Submitted by Carol Reese, Retired UT Extension Horticulture Expert
Chinese wild ginger is a shining example of a tough and versatile ginger.
If you are tired of groundcovers so ordinary that you do not even see them anymore, then you will appreciate the exquisite glossy marbling on each leaf of Chinese ginger. Asarum splendens is a spreading evergreen member of the pipevine family, Aristolochiaceae, and develops into a groundcover that spreads swiftly enough to achieve satisfying coverage but not so fast as to be rampantly difficult to control. With a height of just six-eight inches, Chinese ginger provides a low but richly textured flooring under azaleas, aucuba or bigleaf hydrangeas.
Its substantial cordate leaves offer bolder foliage than the typical evergreen groundcovers, well appreciated in the shade garden once the summer foliage of hostas have been erased by frost.
Winter containers benefit from its mounding dark foliage to anchor sparkling golden or variegated sedges and saucy pansies. The deep green leaves are almost black yet offer shimmering glints of silver when struck by light. Do not worry about putting Chinese ginger into all day sun during the cooler months. During summer, either move the container to a shady setting or add a tall plant to the combination that can offer shelter from the sun during the hottest parts of the day.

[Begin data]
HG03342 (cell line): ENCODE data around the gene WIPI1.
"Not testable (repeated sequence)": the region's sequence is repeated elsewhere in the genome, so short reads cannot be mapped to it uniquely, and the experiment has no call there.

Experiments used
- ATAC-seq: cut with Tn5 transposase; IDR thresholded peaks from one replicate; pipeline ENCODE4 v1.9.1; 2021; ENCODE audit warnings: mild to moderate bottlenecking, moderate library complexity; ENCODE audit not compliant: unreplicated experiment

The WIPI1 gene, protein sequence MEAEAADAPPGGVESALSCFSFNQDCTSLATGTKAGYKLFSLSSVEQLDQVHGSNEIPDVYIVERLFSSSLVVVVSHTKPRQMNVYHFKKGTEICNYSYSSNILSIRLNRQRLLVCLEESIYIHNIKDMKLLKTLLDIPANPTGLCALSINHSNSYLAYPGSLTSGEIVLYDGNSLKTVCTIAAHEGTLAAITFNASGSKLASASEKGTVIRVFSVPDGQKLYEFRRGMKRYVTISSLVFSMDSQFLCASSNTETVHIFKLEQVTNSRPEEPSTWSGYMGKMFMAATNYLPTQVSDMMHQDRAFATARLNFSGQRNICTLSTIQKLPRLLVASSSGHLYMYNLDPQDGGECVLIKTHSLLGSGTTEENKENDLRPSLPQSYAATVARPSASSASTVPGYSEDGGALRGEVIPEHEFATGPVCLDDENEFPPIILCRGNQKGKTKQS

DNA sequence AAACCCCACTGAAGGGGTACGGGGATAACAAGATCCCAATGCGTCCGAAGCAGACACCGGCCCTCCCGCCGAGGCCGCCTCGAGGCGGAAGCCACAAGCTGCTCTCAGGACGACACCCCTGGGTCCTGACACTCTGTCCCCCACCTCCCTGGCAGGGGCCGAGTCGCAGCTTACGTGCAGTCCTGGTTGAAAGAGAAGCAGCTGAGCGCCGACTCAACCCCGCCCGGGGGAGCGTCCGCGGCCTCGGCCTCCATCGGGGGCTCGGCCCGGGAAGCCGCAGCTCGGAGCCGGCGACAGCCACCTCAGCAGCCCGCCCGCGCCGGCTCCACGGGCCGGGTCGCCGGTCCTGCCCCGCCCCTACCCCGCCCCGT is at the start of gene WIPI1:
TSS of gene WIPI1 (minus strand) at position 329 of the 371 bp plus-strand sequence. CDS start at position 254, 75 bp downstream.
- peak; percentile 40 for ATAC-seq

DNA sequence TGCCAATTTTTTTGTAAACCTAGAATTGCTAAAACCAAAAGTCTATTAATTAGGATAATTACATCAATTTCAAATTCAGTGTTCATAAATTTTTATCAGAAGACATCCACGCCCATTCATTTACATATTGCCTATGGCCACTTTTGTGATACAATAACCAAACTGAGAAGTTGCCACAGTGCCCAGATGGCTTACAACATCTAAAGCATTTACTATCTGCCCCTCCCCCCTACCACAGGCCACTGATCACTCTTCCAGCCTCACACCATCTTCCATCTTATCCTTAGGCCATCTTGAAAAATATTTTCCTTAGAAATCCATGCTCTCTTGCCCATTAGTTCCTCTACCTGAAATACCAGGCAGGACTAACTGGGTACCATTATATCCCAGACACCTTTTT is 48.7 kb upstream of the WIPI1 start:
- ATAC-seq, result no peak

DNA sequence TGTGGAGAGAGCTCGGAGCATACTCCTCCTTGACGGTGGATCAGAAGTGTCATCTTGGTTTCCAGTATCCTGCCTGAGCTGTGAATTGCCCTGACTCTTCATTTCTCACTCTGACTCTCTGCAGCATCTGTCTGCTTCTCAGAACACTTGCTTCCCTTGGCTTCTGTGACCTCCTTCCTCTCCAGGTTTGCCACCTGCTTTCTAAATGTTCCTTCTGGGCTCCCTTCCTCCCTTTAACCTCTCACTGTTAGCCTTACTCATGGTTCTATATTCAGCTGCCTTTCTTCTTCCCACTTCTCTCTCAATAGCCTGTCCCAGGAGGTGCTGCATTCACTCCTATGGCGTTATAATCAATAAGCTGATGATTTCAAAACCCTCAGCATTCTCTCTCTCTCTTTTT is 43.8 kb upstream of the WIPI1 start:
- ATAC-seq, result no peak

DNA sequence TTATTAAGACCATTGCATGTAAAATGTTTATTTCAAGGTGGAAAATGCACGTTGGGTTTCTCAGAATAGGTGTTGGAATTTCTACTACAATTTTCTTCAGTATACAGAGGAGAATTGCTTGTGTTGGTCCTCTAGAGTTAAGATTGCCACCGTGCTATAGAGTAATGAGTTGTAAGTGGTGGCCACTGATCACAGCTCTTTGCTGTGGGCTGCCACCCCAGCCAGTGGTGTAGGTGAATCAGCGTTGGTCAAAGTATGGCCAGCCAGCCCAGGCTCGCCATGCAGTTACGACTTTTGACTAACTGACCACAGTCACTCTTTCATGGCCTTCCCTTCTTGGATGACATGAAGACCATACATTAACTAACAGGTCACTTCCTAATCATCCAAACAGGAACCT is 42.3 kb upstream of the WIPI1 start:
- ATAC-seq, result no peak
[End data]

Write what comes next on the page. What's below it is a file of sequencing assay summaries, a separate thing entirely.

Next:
In the landscape, remember that its very dark foliage can make it almost disappear in deep shade, so bring it forward where it can enjoy a few hours of late or early sunlight, or use in bright shade – or at least provide some contrast with lighter foliaged plants for backdrop.
This plant does well in dry shade as long as soils are not terribly droughty and is happy in the company of autumn fern, heuchera and hellebore. It is deer resistant, and durably perennial in Zones 5 to 9. In the very coldest Tennessee winters or regions, it may lose some foliage to a severe drop in temperatures but will rebound in spring.
Let us face it, most evergreen perennials generally fall into two categories – the overused and predictable groundcovers or the sadly underutilized – when there are many that can play a variety of roles for year-round interest. Specimens of Chinese wild ginger are located at the UT Gardens, Jackson, in the north shrub border, and at the UT Gardens, Knoxville, in the tranquility hosts garden.